Edited by William Byron Forbush This is a book that will never die — one of the great English classics. . . . Reprinted here in its most complete form, it brings to life the days when “a noble army, men and boys, the matron and the maid,” “climbed the steep ascent of heaven, ‘mid peril, toil, and pain.” “After the Bible itself, no book so profoundly influenced early Protestant sentiment as the Book of Martyrs. Even in our time, it is still a living force. It is more than a record of persecution. It is an arsenal of controversy, a storehouse of romance, as well as a source of edification.”
Fox’s Book of Martyrs is in the public domain and may be freely used and distributed.
Rise and Progress of the Protestant Religion in Ireland; with an Account of the Barbarous Massacre of 1641 part 19
Nor did the cathedral of Armagh escape the fury of those barbarians, it being maliciously set on fire by their leaders, and burnt to the ground. And to extirpate, if possible, the very race of those unhappy Protestants, who lived in or near Armagh, the Irish first burnt all their houses, and then gathered together many hundreds of those innocent people, young and old, on pretense of allowing them a guard and safe conduct to Colerain, when they treacherously fell on them by the way, and inhumanly murdered them.
The like horrid barbarities with those we have particularized, were practiced on the wretched Protestants in almost all parts of the kingdom; and, when an estimate was afterward made of the number who were sacrificed to gratify diabolical souls of the papists, it amounted to one hundred and fifty thousand. But it now remains that we proceed to the particulars that followed.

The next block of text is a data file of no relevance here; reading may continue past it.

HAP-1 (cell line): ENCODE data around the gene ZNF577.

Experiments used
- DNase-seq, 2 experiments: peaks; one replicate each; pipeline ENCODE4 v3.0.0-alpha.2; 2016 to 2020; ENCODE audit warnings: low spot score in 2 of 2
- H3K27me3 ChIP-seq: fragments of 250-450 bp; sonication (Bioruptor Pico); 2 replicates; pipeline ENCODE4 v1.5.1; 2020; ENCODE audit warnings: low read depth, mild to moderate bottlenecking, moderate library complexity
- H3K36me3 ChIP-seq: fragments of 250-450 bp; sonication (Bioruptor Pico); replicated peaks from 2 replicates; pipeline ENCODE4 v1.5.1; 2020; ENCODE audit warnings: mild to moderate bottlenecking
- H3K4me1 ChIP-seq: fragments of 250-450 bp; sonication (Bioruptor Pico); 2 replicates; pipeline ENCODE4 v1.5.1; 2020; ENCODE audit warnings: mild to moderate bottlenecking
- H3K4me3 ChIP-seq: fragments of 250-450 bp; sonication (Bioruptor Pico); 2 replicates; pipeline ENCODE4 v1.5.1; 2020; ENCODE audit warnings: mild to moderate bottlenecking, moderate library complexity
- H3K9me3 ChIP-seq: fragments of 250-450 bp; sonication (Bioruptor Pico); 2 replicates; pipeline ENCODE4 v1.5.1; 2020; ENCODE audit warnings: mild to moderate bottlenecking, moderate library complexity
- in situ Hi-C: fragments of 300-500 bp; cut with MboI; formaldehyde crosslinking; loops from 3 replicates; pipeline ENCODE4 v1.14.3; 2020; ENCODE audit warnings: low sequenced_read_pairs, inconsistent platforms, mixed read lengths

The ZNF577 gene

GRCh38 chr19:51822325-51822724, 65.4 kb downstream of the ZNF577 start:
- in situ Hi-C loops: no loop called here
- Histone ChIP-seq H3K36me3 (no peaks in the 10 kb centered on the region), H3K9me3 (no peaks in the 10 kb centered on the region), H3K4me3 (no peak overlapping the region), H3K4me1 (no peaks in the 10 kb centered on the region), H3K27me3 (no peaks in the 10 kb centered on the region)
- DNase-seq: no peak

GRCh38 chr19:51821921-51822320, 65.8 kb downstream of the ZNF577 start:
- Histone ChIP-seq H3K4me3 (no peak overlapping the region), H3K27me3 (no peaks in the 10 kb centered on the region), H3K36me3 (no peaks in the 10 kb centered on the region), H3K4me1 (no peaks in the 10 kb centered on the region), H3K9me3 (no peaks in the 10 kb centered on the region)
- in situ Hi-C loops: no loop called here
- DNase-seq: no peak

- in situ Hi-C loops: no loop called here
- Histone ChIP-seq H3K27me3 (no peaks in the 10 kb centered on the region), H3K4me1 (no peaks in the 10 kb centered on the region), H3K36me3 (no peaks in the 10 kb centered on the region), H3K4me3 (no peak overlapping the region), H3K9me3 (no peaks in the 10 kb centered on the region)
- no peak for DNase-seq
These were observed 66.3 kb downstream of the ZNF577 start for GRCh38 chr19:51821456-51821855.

These desperate wretches, flushed and grown insolent with success, (though by methods attended with such excessive barbarities as perhaps not to be equaled) soon got possession of the castle of Newry, where the king’s stores and ammunition were lodged; and, with as little difficulty, made themselves masters of Dundalk. They afterward took the town of Ardee, where they murdered all the Protestants, and then proceeded to Drogheda. The garrison of Drogheda was in no condition to sustain a siege, notwithstanding which, as often as the Irish renewed their attacks they were vigorously repulsed by a very unequal number of the king’s forces, and a few faithful Protestant citizens under Sir Henry Tichborne, the governor, assisted by the Lord Viscount Moore. The siege of Drogheda began on the thirtieth of November, 1641, and held until the fourth of March, 1642, when Sir Phelim O’Neal, and the Irish miscreants under him were forced to retire.
In the meantime ten thousand troops were sent from Scotland to the remaining Protestants in Ireland, which being properly divided in the most capital parts of the kingdom, happily eclipsed the power of the Irish savages; and the Protestants for a time lived in tranquility.
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